The 8th Chamber of the Supreme Administrative Court, rejecting the applicants’ request of appeal through its judgment of 1 November 2012, upheld the decision. The request for the rectification of the decision where the same allegations of the applicants were set forth was also rejected by the same Chamber by its judgment of 6 November 2013.

The Applicants’ Allegations

The applicants alleged that their property rights were violated, stating that their rental income obtained from the real property was reduced since the street where their real property they rented as a place of work was located was closed to vehicles or pedestrians.

The applicants asserted that closing a street to vehicles and pedestrians with a view to protecting an Embassy of a foreign state did not comply with the principle of the social state of law, and in case of an obligation to take any measure for this reason, the consequences thereof should be compensated in accordance with the principle of balancing equity.

The applicants complained that even if they asserted in the trial process that the damages arising from the acts and actions of the administration should be compensated without seeking the condition of fault (tort) pursuant to the last paragraph of Article 125 of the Constitution, they complained that this issue was discussed neither in the decision rendered by the first instance court nor in the judgments rendered by the Supreme Administrative Court.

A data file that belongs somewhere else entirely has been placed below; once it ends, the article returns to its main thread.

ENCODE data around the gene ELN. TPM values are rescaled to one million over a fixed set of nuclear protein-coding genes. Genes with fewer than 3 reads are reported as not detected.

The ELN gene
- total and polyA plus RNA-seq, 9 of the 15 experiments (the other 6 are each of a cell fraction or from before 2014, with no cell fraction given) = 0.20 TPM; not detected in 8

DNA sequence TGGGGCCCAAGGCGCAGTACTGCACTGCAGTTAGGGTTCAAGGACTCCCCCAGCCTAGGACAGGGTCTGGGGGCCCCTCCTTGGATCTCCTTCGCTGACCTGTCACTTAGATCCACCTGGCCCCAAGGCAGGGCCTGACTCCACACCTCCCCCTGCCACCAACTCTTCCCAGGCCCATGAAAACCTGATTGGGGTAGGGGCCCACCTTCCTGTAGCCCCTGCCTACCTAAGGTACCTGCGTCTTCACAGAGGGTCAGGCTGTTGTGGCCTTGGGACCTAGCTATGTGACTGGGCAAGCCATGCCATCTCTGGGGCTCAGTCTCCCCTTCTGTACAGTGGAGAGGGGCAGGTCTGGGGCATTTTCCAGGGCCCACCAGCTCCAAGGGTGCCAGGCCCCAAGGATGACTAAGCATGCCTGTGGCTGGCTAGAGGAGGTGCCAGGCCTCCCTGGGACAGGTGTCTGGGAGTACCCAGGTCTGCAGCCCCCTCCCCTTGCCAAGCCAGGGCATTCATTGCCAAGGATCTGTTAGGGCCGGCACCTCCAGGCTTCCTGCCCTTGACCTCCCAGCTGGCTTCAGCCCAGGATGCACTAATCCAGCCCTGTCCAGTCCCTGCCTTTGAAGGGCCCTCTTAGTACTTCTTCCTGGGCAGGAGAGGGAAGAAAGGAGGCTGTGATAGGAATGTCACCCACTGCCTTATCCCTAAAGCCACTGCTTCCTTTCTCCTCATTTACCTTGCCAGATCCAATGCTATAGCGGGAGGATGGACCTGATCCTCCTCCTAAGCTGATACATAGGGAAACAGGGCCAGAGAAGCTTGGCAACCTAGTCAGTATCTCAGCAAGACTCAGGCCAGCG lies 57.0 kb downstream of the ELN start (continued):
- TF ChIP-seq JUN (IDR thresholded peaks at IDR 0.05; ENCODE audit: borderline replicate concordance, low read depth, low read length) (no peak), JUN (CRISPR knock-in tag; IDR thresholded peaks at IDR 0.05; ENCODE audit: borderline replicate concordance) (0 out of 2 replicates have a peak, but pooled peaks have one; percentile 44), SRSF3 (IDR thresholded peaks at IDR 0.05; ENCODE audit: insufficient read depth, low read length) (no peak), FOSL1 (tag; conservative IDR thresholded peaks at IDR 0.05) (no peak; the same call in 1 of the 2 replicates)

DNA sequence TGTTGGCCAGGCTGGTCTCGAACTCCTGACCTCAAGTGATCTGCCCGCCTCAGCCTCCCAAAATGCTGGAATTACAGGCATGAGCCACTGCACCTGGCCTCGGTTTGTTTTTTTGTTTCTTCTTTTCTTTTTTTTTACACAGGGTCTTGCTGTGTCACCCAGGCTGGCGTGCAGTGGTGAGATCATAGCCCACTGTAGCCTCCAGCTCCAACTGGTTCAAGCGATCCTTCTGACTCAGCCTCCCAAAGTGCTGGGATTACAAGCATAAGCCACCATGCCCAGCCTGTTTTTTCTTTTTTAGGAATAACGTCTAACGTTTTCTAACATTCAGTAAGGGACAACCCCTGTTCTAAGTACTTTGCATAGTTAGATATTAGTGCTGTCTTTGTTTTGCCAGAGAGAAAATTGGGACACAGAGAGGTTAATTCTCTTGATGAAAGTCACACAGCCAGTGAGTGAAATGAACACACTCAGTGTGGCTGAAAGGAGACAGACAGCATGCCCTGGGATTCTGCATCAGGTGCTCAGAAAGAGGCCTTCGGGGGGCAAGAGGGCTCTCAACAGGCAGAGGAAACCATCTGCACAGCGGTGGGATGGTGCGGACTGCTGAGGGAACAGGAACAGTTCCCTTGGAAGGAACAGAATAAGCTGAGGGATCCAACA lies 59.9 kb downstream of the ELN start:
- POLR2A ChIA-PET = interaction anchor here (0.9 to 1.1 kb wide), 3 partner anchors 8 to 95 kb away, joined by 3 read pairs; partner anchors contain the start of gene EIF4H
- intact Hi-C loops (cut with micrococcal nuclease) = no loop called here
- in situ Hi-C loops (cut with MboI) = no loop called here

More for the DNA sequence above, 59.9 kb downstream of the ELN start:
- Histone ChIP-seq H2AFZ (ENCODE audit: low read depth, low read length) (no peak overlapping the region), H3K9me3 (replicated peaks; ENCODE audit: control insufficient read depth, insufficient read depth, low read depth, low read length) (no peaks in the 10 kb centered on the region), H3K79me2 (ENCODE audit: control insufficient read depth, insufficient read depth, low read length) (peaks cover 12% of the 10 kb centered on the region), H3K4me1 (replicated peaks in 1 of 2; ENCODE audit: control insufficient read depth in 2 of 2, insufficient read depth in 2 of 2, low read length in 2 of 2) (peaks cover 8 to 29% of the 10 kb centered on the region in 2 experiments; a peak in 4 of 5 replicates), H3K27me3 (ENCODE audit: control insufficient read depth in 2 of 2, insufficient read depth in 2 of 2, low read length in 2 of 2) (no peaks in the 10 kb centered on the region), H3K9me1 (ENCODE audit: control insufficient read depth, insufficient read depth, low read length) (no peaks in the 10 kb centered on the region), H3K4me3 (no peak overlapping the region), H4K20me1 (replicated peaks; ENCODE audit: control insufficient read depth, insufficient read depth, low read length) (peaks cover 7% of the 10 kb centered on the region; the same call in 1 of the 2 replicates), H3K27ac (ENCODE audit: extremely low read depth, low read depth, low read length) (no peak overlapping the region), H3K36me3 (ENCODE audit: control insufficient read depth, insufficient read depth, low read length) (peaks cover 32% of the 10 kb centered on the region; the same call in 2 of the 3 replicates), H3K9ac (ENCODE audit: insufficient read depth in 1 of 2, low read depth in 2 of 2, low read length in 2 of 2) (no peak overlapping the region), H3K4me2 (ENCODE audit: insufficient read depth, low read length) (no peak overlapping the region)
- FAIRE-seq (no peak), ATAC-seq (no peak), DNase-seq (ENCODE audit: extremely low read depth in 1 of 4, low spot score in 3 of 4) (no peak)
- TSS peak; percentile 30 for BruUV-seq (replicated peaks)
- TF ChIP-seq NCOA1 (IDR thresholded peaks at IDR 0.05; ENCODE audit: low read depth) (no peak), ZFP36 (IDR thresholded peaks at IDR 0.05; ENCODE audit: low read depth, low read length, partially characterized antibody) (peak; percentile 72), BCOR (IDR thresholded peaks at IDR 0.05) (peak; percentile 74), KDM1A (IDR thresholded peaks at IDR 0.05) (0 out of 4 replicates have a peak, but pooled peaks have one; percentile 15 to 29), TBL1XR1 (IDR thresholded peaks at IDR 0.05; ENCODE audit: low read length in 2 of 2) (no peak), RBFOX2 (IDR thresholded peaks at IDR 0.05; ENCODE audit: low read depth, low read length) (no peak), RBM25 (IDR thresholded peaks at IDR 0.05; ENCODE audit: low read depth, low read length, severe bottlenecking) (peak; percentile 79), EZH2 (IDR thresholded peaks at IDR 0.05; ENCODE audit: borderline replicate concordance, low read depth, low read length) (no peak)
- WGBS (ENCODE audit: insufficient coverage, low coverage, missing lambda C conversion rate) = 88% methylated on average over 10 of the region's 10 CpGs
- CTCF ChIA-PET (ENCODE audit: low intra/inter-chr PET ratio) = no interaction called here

The Court’s Assessment

In brief, the Constitutional Court has made the following assessments in the context of this allegation:

The key criterion in terms of proportionality (ölçülülük) assessment of the interference with regard to the incident constituting the subject matter of the application is proportionality (orantılılık). It is apparent that decrease in the economic value obtained from the rented real property due to the reduction of the rental income lays a burden on the applicants. To provide redress for this burden imposed on the applicants through the measure of closing the street where the Embassy of Israel is located to vehicles and pedestrians, which is applied as a requirement of the international legal obligations of the state of the Turkish Republic, is a necessity of the principle of proportionality. However, the action was dismissed by the first instance court without providing the applicants with the opportunity to prove the existence of the damage and the causal link between the damage and the act/procedure, on the ground that the administration has no service-related fault regarding the incident. The interpretation of the court which limits the liability of the administration to the condition of existence of its fault has prevented the burden imposed on the applicants from being lightened and balanced.